To begin migration, you need the migration tool. From the Microsoft Windows server installed with the original Cisco Secure ACS Version 4, open a browser and log into the Cisco Secure ACS Version 5 GUI; e.g.,
System Administration à Downloads à Migration Utility, as shown in Figure 14.
Click Migration application files.
Figure 14. Migration Utility Download
The file will be downloaded as a zip file. After the download, extract the content in the zip file to a local directory.
When the file is unzipped, the folder named Migration will be created. Within the Migration folder are four folders: bin, config, jre, and lib. Inside the folder bin is a file called migration.bat, which is the tool you use for migration from 4.x to 5.x.
Note: Do not use remote desktop. Migration tool will fail.
Use VNC or, while directly using the Windows server, open a Windows command prompt. From the command prompt, change directories to the bin folder. When you are inside the bin folder, type "migration.bat" (without the quotes) and click
Enter to execute the migration tool.
Following are the steps to use the Migration Utility.
First, export the data from the Cisco Secure ACS 4.0:
1. Name: Real Name Comment: Attribute cannot be added.4-37 Migration Guide for the Cisco Secure Access Control System 5.1 OL-19125-01 Chapter 4 Migrating Data from ACS 4.x to ACS 5.1 Migrating Multiple Instances
2. Name: Description Comment: Attribute cannot be added.
The following Network Device Groups were not imported:
After you finish this process, the database should be migrated from Cisco Secure ACS 4.0 to Cisco Secure ACS Version 5.
Setting Up Network Devices
The Network Resources section is used to categorize and group network devices that will be sending authentication, authorization, and accounting (AAA) requests to the ACS.
The Network Resources tab is where network devices and AAA clients are added, as shown in Figure 15. To add a network device or an AAA client, click
Figure 15. Network Resources Tab
To add a network device, go to the Network Resources tab and select Network Devices and AAA clients. Figure 16 shows what is required to add a new Network Device. After entering the name of the Device/AAA client, select an option under Authentication options. Cisco Virtual Office is configured for RADIUS; select that option and enter the shared secret.
Figure 16. Adding Network Resources Single IP Address
You can add either a single IP address or IP range(s) as network devices. The IP addresses included under the IP Address section are allowed as originating IP addresses for AAA. Adding an IP range will allow all devices within that IP range to submit an AAA request to the ACS. You can configure multiple subnets; you also can combine a single IP address and multiple subnets. Devices with IP addresses not specified in this section will be denied if they attempt to send an AAA request to the ACS.
You should add the IP address range that Cisco Virtual Office routers use and then click
Adding User Groups
Groups are logical divisions of Cisco Virtual Office users. Each group carries only three attributes: Name, Description, and Parent group, as shown in Figure 17.
Cisco Virtual Office supports two web authentication methods: Authentication Proxy and User Group Firewall.
First, go to
Users and Identity Stores à Identity Groups.
For example, to create a group for Authentication Proxy, click
Create and fill in the Name field with Authentication Proxy.
Fill in a Description as desired.
Leave the Parent field as All Groups.
The name of the group has no effect on the function of the group, although descriptive names do help with monitoring. Repeat the process to create a group for User Group Firewall. Users will be added to the group later.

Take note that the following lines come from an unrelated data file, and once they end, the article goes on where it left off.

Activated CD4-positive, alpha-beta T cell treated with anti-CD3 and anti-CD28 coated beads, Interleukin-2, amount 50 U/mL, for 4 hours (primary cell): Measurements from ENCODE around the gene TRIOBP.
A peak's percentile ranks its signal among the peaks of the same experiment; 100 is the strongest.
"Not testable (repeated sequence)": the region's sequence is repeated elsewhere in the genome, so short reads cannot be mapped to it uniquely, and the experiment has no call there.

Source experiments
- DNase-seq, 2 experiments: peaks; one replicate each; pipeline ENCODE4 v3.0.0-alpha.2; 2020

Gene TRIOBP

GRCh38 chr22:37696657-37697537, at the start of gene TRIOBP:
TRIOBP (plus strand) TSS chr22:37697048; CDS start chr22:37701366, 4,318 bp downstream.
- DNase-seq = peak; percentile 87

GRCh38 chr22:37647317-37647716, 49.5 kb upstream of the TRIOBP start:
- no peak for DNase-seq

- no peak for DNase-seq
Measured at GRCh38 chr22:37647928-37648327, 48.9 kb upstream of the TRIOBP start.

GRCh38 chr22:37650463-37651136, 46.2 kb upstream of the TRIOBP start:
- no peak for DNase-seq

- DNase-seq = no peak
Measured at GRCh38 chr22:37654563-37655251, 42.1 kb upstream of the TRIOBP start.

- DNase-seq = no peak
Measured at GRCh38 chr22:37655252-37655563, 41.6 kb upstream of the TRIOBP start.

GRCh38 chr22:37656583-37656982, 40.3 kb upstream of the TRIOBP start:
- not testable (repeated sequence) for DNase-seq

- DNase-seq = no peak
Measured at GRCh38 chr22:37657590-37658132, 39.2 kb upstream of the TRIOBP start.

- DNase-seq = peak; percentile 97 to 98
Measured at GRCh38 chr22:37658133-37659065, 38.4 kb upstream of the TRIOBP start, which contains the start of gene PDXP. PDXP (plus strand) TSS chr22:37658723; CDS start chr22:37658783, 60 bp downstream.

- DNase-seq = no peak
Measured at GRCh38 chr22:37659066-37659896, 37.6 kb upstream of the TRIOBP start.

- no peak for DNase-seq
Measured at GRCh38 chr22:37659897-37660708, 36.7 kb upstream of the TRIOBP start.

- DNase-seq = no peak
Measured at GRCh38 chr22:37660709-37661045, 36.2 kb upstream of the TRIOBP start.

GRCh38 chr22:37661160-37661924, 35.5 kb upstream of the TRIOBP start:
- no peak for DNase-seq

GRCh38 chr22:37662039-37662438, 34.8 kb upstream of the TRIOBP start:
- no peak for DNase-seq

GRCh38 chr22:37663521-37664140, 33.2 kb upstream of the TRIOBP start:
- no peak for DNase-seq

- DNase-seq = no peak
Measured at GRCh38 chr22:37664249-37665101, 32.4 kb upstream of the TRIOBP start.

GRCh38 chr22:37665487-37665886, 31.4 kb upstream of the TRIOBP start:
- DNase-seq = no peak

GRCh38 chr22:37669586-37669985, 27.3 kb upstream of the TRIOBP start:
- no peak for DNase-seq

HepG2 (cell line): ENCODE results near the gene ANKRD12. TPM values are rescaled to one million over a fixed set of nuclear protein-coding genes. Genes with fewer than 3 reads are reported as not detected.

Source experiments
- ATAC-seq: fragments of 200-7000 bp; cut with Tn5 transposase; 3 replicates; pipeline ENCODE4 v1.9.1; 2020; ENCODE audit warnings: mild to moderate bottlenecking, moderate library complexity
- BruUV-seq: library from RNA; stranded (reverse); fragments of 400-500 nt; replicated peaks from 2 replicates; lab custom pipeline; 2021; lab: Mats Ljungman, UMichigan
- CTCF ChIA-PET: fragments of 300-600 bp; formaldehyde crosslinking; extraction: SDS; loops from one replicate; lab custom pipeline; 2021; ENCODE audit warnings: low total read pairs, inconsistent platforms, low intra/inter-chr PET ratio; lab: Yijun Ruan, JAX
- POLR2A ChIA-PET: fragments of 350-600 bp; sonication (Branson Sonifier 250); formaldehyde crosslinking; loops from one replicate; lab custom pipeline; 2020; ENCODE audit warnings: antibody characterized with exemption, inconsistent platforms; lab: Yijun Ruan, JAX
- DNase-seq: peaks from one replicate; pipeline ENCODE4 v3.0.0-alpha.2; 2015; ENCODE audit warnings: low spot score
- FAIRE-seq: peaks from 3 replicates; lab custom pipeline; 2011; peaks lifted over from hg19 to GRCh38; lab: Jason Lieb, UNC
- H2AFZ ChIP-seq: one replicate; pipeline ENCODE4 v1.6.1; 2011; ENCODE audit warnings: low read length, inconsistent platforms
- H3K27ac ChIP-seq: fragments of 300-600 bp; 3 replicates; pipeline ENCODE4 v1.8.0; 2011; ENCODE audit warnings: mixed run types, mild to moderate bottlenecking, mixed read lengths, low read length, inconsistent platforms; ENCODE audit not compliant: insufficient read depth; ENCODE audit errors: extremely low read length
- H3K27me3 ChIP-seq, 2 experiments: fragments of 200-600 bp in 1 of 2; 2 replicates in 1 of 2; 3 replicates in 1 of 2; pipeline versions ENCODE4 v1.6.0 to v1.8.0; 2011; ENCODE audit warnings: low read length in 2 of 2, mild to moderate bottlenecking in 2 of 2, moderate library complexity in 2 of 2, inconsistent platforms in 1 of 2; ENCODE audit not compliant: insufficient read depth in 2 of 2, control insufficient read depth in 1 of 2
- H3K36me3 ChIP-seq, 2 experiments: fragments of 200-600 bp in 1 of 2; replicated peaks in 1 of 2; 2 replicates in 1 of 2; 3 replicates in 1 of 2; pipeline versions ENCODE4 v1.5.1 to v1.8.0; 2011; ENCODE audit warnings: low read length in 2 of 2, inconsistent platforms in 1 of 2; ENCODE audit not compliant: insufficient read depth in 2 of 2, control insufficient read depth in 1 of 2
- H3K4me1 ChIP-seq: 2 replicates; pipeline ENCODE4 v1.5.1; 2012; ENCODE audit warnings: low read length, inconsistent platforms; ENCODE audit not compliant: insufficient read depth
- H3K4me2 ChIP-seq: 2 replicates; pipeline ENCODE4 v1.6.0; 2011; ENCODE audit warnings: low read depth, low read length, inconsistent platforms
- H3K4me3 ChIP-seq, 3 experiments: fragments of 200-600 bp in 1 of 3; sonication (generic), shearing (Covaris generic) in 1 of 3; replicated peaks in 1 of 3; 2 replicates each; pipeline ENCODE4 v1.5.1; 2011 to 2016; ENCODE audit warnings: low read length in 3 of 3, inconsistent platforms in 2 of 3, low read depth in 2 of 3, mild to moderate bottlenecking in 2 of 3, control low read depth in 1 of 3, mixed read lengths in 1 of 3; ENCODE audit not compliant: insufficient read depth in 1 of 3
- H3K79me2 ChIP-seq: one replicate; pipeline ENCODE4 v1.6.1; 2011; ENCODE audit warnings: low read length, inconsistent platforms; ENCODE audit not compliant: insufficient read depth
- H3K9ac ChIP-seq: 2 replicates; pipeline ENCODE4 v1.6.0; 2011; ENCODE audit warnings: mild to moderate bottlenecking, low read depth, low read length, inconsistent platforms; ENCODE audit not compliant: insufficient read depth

Figure 17. Creating a Group
Adding New Users
Cisco Secure ACS supports both internal and external databases. In the internal database, user credentials are stored locally on the ACS server. In the external database, user credentials can be stored on other supported servers; e.g., Microsoft Active Directory.
For the authentication mechanism to function properly, each Cisco Virtual Office user must be added to the ACS, either using the internal database or linked from an external database.
To set up an internal user, go to
Users and Identity Stores, as shown in Figure 18. Click
Create to create a user.
Figure 18. Adding a New User
Figure 19 shows the window to add a new user. In the General section are four fields: Name, Status, Description, and Identity Group.
Fill in the Name field as the username of the employee.
Check the Enabled status field to enable this account.
Check the appropriate Identity Group to associate the user with the group desired.
The Password Information section has five fields: Change password on next login, Password and a confirmation, and Enable Password and a confirmation.
Do not check the Change password on login check box; checking this box forces a change of password. The RADIUS/TACACS authentication request will be rejected.
Fill in the Password and Confirm Password fields for authentication.
The Enable Password and Confirm Password fields are used to authenticate the user when logging into a router. Leave these fields blank, because users do not usually have "enable" access to Cisco Virtual Office routers. Filling in an Enable Password field will not automatically allow access to the network device. An access policy will need to be created to specify if any user needs access to a network device.
To add a user as part of the Authentication Proxy group, fill in the username, leave the status as enable, and for Identity Group, click Select and choose Authentication Proxy from the pop-up window. Fill in the Password the user will be using in the authentication proxy. When all appropriate fields are filled in, click
Figure 19. New User Attributes
You can also link the ACS to an external database for user credentials. LDAP, Active Directory, RSA SecurID Token Servers, and RADIUS Identity Servers are supported. Click each option and configure the connection appropriately to activate the external database.